Greg Anderson made Pro Stock history in Dallas with his 98th career win to supplant his mentor Warren Johnson as Pro Stock’s winningest driver, but it took years of toil and heartache to become the champion he is.
Anderson didn’t win his first Pro Stock race until his 52nd start, in Bristol in 2001, a far cry from the success of his new teammate, Dallas Glenn, who won in just his fourth start thanks to the power and preparation provided by the KB Racing team, or young Kyle Koretsky, who scored his first career win a few weeks ago in Charlotte, defeating Anderson in the final.
But don’t color Anderson upset by the new trend of fast starts for new talent.
“I think that you'd have to be a blind man to not see what it is right now, where anybody can come in, and if they have a little bit of talent behind the wheel — and these young kids that come in and drive 'em nowadays, they don't have a little bit of talent, they've got a lot of talent — coming right out of the gate.
“They're jumping into the best equipment money can possibly buy and experience can possibly create. They're jumping into that with all that youth and enthusiasm and lack of fear. They don't fear anybody, and they're an instant success. It’s completely changed the class and certainly made it more difficult on the veterans in the class, but it's made the class more interesting, so that's what it's all about. And you know, I'll bite the bullet for that. It's helped the class tremendously, and I'm happy to be part of it.”
Still, it’s a far cry from the Pro Stock world that Anderson jumped into in 1998.
“When I came into this deal, you begged, borrowed, and stole to get some kind of a race car, and that was going to be a five- or 10-year-old race car, a hand-me-down from who knows how many people, and you begged for some type of an engine that was going to be something nobody wanted to race anymore themselves,” he said. “You couldn't jump into a car that could win races, could qualify at the top of the pack before, and now they can, and I think half of them don’t realize how fortunate they are that they've got that right now. The class is great, and the tracks are great.
“Back in the day, you didn't have a great racetrack every time you went out, and you had to physically find a way to get that car to the finish line without wrecking or scrubbing off a lot of e.t. going down the track, so they don't have that bigger worry. I'm not saying that conditions can't change and make it tough out there, but right now, the way the tracks have been the last half-dozen races are pretty doggone good through the middle, and that's why the cars are all equaled out. They're all even, they're all fast, and nearly nobody's aborting runs, nobody's making mistakes.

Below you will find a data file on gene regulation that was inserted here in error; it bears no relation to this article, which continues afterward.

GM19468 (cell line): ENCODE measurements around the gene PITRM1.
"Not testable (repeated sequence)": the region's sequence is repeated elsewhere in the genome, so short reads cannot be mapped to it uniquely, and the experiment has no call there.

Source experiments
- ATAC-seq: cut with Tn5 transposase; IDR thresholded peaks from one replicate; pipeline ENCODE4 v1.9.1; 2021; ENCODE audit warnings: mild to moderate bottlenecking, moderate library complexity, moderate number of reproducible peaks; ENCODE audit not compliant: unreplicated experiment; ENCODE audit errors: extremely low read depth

“It's very difficult, and we spend every single minute we have between runs and at the shop working on every single engine we got, every car we got,” he added about his teammates’ cars. “It's not like we work twice the hours on my car or anything to try and make it special. We work every bit as hard if not harder on the rest of them to try and make them as fast. If one's not quite as fast that week, we work harder on that one the next week. But yes, it makes it tough. It makes it tough on me to try to beat your best effort to try and beat yourself. That's really what it comes down to. So, it's a feather in the cap when I get it done, and you feel awful good. But it's very easy to get get your ass whooped by doing that.”
On the plus side for Anderson, that kind of parity will make it hard for anyone in Pro Stock to ever have a 15-win season like he had in 2004 or even the 12-race season he had in 2003, and, even though Erica Enders’ 33 wins are the next closest to his total among active drivers, Anderson doesn’t see his mark standing forever.
“Warren always said that records are made to be broken, and I still believe that somewhere down the line, someone is gonna break it. I truly believe that, but it looks like it's gonna take a while. I don't know if I'll be around to see it.”